Good cars never die, even if they’re barely large enough to qualify as more than your child’s Hot Wheels. Jalopnik reports that the Peel P50 and Peel Trident mid-engine microcars from the Isle of Man have returned from the automotive grave. Neither has been built since 1966, but a new company has taken up the mini-tools to make the microcar a macro-success once more.
Money from the Dragon’s Den
Peel three-wheeled urban microcars have returned, thanks to seed money from a reality television program. The BBC show “Dragon’s Den” gives budding entrepreneurs three minutes to pitch their business ideas to five multimillionaires willing to become someone’s angel investor. One contestant managed to convince the investors to give Peel a try.
Street-legal fiberglass marvel
Street-legal in both the U.S. and the U.K., a well-maintained vintage version of the three-wheeled vehicle with no reverse gear can be had for $16,000. The Peel P50 is the world’s smallest-ever production car, while the Peel Trident is a slightly larger, sportier-looking model.
Internally, the Trident actually has many of the same specifications, such as a 49cc, 4.2 hp engine. The 1950s-style sci-fi bubble top set the sport model apart, however. Another major difference is that the Trident seats two, the major size difference between it and the P50.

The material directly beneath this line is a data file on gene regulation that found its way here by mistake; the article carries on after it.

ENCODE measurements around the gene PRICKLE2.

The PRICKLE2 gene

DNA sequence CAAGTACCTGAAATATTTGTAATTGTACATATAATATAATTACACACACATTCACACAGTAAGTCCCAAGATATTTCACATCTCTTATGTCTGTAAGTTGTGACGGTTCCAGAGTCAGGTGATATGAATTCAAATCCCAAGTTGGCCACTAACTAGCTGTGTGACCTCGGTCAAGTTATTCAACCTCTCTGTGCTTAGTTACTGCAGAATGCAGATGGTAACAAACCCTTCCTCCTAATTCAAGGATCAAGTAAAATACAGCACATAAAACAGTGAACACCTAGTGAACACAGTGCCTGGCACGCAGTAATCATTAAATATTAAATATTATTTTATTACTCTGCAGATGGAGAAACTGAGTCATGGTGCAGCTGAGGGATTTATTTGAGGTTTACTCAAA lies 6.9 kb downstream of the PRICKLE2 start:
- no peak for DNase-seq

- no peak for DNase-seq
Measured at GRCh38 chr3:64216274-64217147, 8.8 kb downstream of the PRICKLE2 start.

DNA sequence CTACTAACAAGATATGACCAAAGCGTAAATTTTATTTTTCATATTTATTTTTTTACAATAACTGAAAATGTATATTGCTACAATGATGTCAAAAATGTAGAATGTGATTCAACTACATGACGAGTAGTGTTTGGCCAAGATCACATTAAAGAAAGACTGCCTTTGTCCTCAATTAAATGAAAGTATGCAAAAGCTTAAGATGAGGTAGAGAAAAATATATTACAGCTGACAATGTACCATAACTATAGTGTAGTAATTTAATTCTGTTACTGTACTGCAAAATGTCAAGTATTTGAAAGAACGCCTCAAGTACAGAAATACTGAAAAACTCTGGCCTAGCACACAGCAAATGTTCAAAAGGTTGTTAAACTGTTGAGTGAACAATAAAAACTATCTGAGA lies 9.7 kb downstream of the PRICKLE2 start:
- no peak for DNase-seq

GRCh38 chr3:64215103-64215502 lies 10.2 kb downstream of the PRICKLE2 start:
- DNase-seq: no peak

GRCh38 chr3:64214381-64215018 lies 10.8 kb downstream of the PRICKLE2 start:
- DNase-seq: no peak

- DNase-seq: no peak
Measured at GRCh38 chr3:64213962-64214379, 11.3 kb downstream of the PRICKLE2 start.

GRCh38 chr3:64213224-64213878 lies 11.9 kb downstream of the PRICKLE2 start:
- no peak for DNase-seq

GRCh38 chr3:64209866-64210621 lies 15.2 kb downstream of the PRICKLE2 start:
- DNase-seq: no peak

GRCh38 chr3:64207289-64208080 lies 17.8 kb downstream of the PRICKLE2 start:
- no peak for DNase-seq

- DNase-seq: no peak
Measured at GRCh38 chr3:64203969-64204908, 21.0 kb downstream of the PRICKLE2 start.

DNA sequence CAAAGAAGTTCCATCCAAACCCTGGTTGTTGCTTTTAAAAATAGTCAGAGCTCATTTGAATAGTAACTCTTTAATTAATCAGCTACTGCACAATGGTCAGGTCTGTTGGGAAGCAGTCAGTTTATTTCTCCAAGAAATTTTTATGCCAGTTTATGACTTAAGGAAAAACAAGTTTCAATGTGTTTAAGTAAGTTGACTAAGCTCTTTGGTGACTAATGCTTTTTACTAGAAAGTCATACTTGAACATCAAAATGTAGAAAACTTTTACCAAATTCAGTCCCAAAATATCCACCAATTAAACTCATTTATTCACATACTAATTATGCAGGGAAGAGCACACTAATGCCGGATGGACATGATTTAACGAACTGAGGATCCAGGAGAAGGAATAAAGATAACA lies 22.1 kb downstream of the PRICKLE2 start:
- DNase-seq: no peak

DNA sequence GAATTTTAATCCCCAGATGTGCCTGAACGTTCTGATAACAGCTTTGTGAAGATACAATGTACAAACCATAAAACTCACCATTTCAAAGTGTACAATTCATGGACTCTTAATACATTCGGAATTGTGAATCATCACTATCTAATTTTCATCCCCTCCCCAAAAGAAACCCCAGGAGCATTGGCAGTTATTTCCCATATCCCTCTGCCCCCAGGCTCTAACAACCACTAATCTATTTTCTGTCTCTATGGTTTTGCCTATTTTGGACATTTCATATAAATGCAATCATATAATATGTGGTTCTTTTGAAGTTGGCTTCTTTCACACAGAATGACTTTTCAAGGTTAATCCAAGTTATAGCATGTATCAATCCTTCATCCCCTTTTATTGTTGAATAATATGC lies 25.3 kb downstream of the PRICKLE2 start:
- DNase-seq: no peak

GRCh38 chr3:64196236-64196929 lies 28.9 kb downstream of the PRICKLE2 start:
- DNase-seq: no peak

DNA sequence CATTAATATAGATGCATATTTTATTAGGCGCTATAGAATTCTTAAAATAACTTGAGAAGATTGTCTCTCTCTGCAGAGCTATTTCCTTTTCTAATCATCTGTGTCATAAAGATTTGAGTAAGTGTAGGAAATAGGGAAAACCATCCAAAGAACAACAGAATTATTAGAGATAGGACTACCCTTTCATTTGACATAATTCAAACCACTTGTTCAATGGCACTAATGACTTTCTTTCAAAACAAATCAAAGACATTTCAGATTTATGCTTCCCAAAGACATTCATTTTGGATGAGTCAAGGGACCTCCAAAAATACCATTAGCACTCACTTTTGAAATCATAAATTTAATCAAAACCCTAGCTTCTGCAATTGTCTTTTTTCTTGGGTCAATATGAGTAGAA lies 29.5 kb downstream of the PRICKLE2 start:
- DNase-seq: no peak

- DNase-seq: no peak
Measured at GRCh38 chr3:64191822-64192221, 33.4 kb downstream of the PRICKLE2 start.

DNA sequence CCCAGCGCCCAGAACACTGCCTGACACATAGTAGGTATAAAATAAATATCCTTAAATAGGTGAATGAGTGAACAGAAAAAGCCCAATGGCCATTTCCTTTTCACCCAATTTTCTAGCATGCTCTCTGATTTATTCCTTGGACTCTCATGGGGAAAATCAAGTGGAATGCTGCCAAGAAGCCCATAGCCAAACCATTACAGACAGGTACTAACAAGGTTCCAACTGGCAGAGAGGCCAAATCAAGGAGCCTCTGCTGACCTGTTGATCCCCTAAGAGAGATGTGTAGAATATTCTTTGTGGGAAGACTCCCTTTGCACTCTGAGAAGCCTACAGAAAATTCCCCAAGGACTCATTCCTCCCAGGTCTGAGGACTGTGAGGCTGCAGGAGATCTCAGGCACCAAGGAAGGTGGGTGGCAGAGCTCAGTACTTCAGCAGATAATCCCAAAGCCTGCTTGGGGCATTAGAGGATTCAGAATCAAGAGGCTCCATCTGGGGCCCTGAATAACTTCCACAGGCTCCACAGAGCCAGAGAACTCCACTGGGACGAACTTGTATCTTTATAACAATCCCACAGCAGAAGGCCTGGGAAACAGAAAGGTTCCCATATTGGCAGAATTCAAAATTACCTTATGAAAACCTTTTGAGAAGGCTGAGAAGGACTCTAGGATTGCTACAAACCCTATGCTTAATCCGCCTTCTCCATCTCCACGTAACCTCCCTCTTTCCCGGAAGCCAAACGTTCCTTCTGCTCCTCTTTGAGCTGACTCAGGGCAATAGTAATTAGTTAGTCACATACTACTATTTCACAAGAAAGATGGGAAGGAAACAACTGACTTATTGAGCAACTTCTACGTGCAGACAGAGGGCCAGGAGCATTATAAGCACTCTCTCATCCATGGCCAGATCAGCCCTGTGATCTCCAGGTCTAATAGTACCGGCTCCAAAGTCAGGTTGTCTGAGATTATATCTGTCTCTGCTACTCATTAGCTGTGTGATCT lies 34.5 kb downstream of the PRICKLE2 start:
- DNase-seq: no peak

A $16,000 mistake?
Rather than hold on to the old three-speed manual transmission with no reverse gear, the new Peel P50 and Peel Trident will use a continuously variable transmission, and feature a 3.35 hp motor that can move the 198-pound Trident or 240-pound P50 at speeds of up to 28 mph. In order to appease the green contingent, there will be electric Peels with roughly the same specifications, with a caveat: you’ll have to recharge every 15 miles. The internal combustion version achieves 118 mpg, which allows the driver lengthy traveling distance between fuel stops.
According to the Peel Engineering Company’s 1960s-era slogan, driving a Peel is cheaper than walking. At 118 mpg, that may actually be true for long trips, considering the added food and lodging costs. Yet Jalopnik questions whether people will be willing to pay $16,000 for the novelty of such a small car. Yes, it’s adorable to have a car with a 50-inch wheelbase in your garage, or even under the stairs. If people could pay $4,000 for a Peel P50 that’s 134 cm, 99 cm wide and 120 cm high, perhaps they would. A serviceable vintage P50 costs about $2,200, so perhaps the owners of the new Peel brand have slipped on a banana peel and sprained their sense of proportion.
BBC page for “Dragon’s Den”: http://www.bbc.co.uk/programmes/b006vq92
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